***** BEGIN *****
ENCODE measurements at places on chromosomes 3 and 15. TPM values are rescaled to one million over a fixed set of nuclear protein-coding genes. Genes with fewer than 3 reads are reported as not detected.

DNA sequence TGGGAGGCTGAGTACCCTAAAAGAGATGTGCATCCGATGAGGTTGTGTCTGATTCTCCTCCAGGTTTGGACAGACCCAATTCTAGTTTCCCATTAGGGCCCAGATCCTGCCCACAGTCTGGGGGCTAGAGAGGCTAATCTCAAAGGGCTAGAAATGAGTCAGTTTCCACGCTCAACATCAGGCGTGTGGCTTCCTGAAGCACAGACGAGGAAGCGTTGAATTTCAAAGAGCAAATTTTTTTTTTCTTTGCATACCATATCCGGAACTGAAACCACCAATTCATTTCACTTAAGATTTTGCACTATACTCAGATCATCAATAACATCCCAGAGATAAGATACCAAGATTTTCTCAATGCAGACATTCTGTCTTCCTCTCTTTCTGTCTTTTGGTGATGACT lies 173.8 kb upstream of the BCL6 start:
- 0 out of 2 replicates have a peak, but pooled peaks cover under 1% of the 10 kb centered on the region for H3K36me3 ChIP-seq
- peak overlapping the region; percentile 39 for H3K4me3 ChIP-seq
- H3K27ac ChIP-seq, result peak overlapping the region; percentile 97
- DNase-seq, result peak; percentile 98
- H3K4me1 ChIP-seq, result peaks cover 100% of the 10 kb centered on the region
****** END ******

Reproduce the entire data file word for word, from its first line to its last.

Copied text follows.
ENCODE measurements at places on chromosomes 3 and 15. TPM values are rescaled to one million over a fixed set of nuclear protein-coding genes. Genes with fewer than 3 reads are reported as not detected.

DNA sequence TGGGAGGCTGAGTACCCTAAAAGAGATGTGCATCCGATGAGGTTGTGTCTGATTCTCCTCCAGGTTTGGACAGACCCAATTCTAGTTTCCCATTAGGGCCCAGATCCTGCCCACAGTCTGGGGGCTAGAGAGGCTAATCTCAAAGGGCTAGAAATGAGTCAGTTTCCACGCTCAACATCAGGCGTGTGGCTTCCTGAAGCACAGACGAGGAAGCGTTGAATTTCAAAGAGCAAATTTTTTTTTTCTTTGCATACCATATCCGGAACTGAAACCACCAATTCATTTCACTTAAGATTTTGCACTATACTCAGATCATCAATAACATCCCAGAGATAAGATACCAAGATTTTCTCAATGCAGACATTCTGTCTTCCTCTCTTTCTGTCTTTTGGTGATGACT lies 173.8 kb upstream of the BCL6 start:
- 0 out of 2 replicates have a peak, but pooled peaks cover under 1% of the 10 kb centered on the region for H3K36me3 ChIP-seq
- peak overlapping the region; percentile 39 for H3K4me3 ChIP-seq
- H3K27ac ChIP-seq, result peak overlapping the region; percentile 97
- DNase-seq, result peak; percentile 98
- H3K4me1 ChIP-seq, result peaks cover 100% of the 10 kb centered on the region